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Found in: Page 359

### Physics Principles with Applications

Book edition 7th
Author(s) Douglas C. Giancoli
Pages 978 pages
ISBN 978-0321625922

# (I) Super Invar™, an alloy of iron and nickel, is a strong material with a very low coefficient of thermal expansion $$\alpha = 0.20 \times 1{0^{ - 6}}\;/^\circ C$$. A 1.8-m-long tabletop made of this alloy is used for sensitive laser measurements where extremely high tolerances are required. How much will this alloy table expand along its length if the temperature increases 6.0 C°? Compare to tabletops made of steel.

The change in the length of the alloy table is $$2.16 \times {10^{ - 6}}{\rm{ m}}$$. The change in the length of the steel table is $$1.30 \times {10^{ - 4}}{\rm{ m}}$$. The change in the length of the steel table is approximately 60 times the change in the length of the alloy table

See the step by step solution

## Step 1: Identification of given data

• The coefficient of thermal expansion of the alloy is $${\alpha _{al}} = 0.20 \times {10^{ - 6}}\;{\rm{/^\circ C}}$$.
• The coefficient of thermal expansion of the steel is $${\alpha _s} = 12 \times {10^{ - 6}}\;{\rm{/^\circ C}}$$.
• The length of the table top is $$l = 1.8{\rm{ m}}$$.
• The increase in the temperature of the alloy table $$\Delta {T_{al}} = 6^\circ {\rm{C}}$$.
• The increase in the temperature of the steel table $$\Delta {T_{st}} = 6^\circ {\rm{C}}$$.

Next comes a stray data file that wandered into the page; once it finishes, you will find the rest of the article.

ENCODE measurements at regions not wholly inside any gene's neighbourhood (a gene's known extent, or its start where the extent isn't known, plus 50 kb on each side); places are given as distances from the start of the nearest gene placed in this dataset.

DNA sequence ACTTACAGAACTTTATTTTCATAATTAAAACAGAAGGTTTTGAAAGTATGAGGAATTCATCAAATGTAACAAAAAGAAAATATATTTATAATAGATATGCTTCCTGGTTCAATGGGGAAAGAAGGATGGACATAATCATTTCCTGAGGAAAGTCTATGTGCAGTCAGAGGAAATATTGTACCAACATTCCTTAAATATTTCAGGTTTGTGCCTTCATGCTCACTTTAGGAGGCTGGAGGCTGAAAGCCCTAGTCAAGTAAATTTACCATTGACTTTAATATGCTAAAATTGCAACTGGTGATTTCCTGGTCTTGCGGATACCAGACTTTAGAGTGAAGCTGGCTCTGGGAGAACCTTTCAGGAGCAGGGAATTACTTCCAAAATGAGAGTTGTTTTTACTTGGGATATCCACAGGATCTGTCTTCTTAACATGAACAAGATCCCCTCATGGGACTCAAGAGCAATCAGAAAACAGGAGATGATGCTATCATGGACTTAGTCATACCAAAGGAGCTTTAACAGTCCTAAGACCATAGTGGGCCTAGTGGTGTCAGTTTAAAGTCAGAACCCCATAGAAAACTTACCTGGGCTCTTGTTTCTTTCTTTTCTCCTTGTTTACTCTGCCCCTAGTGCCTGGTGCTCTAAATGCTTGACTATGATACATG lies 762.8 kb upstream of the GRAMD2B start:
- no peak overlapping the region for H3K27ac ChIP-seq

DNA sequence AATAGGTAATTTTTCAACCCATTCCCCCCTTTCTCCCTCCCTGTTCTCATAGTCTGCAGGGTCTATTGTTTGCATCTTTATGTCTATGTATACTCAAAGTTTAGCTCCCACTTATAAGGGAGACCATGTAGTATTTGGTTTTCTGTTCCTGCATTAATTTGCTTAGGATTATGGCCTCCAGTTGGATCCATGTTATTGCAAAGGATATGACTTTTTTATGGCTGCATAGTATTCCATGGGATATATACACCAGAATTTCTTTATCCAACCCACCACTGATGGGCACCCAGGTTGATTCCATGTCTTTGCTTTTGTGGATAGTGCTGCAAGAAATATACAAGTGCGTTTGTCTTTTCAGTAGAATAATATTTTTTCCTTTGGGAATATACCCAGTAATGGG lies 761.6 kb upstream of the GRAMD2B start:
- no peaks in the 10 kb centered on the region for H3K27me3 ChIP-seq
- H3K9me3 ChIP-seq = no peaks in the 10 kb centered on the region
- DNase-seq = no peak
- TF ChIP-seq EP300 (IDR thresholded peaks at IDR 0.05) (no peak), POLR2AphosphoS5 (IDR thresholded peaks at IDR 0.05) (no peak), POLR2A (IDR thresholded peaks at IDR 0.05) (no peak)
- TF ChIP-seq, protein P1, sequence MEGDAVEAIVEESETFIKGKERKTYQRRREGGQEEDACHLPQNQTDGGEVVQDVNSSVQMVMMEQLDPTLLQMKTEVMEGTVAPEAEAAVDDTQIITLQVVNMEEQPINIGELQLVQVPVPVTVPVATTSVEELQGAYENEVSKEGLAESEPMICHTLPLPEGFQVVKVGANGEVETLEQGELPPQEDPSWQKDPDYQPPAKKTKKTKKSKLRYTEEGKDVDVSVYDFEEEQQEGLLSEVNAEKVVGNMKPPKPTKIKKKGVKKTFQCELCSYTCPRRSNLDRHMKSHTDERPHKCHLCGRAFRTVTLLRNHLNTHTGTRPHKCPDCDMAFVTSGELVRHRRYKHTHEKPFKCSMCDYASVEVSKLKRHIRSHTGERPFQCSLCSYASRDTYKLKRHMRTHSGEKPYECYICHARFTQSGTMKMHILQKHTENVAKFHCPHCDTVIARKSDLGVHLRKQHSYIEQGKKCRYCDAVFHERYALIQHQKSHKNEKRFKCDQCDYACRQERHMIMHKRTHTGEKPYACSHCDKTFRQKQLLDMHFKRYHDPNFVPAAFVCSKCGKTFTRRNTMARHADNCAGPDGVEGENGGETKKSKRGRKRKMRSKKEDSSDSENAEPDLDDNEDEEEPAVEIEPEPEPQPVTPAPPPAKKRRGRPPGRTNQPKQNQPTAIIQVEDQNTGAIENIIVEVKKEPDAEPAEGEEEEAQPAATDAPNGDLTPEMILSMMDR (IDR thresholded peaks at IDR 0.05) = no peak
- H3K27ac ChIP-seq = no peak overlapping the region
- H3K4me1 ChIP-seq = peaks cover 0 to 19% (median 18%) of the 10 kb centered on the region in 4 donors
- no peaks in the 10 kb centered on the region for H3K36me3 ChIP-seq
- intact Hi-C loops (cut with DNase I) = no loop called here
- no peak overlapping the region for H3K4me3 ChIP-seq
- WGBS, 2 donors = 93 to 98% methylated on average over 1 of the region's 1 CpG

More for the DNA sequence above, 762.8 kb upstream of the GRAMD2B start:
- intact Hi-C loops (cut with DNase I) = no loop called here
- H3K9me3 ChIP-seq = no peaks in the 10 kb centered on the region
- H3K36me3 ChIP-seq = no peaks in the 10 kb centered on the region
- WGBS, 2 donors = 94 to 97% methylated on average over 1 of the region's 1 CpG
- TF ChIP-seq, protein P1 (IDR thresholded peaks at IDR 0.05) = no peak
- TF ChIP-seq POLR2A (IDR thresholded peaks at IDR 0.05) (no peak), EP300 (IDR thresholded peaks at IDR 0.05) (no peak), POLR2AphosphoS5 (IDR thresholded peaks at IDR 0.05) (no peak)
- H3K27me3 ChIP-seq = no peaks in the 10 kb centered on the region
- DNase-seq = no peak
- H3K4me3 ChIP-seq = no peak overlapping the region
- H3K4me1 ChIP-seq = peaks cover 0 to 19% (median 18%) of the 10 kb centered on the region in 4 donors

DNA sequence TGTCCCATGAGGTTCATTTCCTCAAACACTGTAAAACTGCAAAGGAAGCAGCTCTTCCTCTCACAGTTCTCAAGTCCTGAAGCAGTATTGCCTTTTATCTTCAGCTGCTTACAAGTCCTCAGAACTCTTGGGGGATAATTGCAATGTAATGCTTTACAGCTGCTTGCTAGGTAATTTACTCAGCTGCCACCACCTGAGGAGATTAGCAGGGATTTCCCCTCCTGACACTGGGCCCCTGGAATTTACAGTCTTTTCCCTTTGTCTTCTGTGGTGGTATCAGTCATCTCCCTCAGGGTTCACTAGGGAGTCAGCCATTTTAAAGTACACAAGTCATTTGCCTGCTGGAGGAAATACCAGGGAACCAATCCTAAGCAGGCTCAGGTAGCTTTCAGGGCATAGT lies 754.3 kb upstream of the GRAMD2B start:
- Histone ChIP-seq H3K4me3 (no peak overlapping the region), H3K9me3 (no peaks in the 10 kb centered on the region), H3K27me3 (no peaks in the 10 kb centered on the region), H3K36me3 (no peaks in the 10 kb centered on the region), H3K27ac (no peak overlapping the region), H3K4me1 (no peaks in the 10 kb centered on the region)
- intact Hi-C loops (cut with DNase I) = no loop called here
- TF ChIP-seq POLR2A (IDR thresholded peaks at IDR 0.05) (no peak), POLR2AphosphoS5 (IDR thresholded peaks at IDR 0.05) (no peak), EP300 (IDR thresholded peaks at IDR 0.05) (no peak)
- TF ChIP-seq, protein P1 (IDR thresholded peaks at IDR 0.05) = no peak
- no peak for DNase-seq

## Step 2: Understanding the increase in the length of the alloy table

The change in the length of the alloy depends on the length of the table, the coefficient of thermal expansion of the alloy, and the change in temperatures of the alloy.

With an increase in the temperature of the alloy, there is an increase in the length of the alloy.

## Step 3: Determination of the change in the length of the alloy table

The change in the length of the alloy table can be expressed as

$$\Delta {l_{al}} = {\alpha _{al}}l\Delta {T_{al}}$$.

Substitute the values in the above equation.

\begin{aligned}{c}\Delta {l_{al}} &= 0.20 \times {10^{ - 6}}\;{\rm{/^\circ C}} \times 1.8{\rm{ m}} \times 6^\circ {\rm{C}}\\ &= 3.6 \times {10^{ - 7}}{\rm{ m/^\circ C}} \times 6^\circ {\rm{C}}\\ &= 2.16 \times {10^{ - 6}}{\rm{ m}}\end{aligned}

Thus, the change in the length of the alloy table is $$2.16 \times {10^{ - 6}}{\rm{ m}}$$.

## Step 4: Determination of the change in the length of the steel table

The change in the length of the steel table can be expressed as

$$\Delta {l_{st}} = {\alpha _{st}}l\Delta {T_{st}}$$.

Substitute the values in the above equation.

\begin{aligned}{c}\Delta {l_{st}} &= 12 \times {10^{ - 6}}\;{\rm{/^\circ C}} \times 1.8{\rm{ m}} \times 6^\circ {\rm{C}}\\ &= 21.6 \times {10^{ - 6}}{\rm{ m/^\circ C}} \times 6^\circ {\rm{C}}\\ \approx 1.30 \times {10^{ - 4}}{\rm{ m}}\end{aligned}

Thus, the change in the length of the steel table is $$1.30 \times {10^{ - 4}}{\rm{ m}}$$.

## Step 5: Determination of the ratio of the change in the length of the steel table to the change in the length of the alloy table

The ratio of the change in the steel table to the change in the alloy table can be expressed as

\begin{aligned}{c}\frac{{\Delta {l_{st}}}}{{\Delta {l_{al}}}} &= \frac{{1.30 \times {{10}^{ - 4}}{\rm{ m}}}}{{2.16 \times {{10}^{ - 6}}{\rm{ m}}}}\\ \approx 60.\end{aligned}

Thus, the change in the length of the steel table is approximately 60 times the change in the length of the alloy table.

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